Working group on euro risk-free rates issues recommendations to address accounting impact of euro risk-free rates transition
5 November 2019
- Report highlights IFRS and IAS accounting consequences of benchmark rate transition
- Recommendations of working group focus on hedge accounting
The private sector working group on euro risk-free rates has published a report with recommendations, from an accounting perspective, on the transition to new risk-free rates. The report focuses on the implications for International Financial Reporting Standards (IFRS) and International Accounting Standards (IAS) as the most widely used reporting frameworks in Europe.
The report describes the overall consequences for financial accounting and potential issues that may arise, especially concerning hedge accounting. The report also sets out the challenges for non-hedge-related topics.
The recommendations cover three areas: (i) the impact of the transition from the euro overnight index average (EONIA) to the euro short-term rate (the €STR) on the modification of contracts and hedge accounting, (ii) fallbacks for EURIBOR and hedge accounting, and (iii) general accounting and financial reporting. Among the recommendations it makes, the working group on euro risk-free rates suggests that preparers of financial statements should closely monitor the IAS Board’s project on interbank offered rate reforms and any amendments or clarifications to the standards that result from it.
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The working group on euro risk-free rates, for which the European Central Bank (ECB) provides the secretariat, is an industry-led group established in 2018 by the ECB, the Financial Services and Markets Authority (FSMA), the European Securities and Markets Authority (ESMA) and the European Commission. Its main tasks are to identify and recommend alternative risk-free rates and transition paths.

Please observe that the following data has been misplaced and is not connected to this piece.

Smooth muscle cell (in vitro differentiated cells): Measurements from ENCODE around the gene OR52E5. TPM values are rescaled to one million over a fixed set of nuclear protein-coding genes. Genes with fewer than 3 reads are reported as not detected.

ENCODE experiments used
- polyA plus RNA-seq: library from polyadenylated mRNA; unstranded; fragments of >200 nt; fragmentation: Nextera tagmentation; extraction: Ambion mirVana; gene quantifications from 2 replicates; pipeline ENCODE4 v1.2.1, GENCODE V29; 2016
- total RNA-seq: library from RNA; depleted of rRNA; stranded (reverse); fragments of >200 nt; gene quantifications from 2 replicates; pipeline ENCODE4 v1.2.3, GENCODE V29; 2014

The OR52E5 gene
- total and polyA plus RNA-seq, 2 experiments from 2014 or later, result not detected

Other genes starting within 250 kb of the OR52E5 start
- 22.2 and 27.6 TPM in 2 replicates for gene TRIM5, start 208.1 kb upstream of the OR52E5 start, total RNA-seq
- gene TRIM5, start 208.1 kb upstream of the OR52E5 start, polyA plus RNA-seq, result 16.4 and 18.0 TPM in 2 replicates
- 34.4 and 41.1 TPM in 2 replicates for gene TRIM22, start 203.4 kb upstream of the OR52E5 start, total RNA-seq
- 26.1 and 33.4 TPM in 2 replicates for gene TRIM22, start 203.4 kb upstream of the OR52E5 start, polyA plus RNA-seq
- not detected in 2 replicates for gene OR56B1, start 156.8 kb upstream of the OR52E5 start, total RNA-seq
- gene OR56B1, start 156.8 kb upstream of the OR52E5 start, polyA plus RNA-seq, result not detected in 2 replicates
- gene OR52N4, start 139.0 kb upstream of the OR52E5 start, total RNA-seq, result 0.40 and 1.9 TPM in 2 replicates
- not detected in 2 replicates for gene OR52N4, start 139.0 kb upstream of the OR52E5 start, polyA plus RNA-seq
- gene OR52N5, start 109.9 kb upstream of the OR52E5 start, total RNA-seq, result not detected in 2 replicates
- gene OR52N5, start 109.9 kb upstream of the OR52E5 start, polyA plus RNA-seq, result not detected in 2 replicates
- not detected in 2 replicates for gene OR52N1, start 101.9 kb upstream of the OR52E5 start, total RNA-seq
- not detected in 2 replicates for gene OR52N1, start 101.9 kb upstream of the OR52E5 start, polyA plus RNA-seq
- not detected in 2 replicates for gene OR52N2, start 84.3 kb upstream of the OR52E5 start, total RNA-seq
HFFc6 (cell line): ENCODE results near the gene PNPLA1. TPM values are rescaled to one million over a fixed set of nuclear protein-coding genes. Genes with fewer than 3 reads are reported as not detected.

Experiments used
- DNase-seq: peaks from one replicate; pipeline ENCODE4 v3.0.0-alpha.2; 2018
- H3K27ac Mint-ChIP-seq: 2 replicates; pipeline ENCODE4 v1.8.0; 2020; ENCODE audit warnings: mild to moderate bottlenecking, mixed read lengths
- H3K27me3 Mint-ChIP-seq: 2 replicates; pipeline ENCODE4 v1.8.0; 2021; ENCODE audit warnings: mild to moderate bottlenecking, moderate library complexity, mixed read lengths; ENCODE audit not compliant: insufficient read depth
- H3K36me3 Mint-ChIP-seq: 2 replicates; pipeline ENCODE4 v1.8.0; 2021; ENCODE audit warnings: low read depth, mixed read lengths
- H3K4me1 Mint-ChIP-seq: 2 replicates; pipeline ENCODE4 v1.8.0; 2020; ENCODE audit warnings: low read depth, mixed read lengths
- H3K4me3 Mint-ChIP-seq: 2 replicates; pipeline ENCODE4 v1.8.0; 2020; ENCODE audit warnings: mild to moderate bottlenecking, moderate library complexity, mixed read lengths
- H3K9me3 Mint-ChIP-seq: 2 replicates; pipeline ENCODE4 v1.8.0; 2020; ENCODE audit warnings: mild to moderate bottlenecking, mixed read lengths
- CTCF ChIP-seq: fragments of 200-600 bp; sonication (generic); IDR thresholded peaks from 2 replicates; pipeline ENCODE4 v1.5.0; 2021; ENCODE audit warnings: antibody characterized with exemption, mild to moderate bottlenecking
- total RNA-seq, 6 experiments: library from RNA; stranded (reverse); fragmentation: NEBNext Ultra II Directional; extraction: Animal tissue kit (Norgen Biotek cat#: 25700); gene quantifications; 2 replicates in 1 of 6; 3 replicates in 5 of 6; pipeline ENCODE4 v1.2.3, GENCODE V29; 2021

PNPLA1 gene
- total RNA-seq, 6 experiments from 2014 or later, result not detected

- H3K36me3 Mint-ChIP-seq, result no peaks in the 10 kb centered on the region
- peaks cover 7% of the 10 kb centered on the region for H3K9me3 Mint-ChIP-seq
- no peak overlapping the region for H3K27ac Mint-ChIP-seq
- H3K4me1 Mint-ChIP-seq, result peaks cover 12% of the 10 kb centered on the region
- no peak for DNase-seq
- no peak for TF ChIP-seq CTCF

To ensure that its recommendations are adopted by all market participants, the working group has created a sub-group on financial accounting and risk management. The sub-group was tasked with analysing the impact on financial accounting and risk management of (i) the transition from EONIA to the €STR, and (ii) the inclusion of fallbacks for EURIBOR based on a €STR-based term structure methodology and the possible fallback triggers. The sub-group consists of representatives of European and international credit institutions, consulting and accounting firms, clearing houses, and investment management firms and associations. The ECB, the FSMA, the ESMA and the European Commission take an observing role within the sub-group.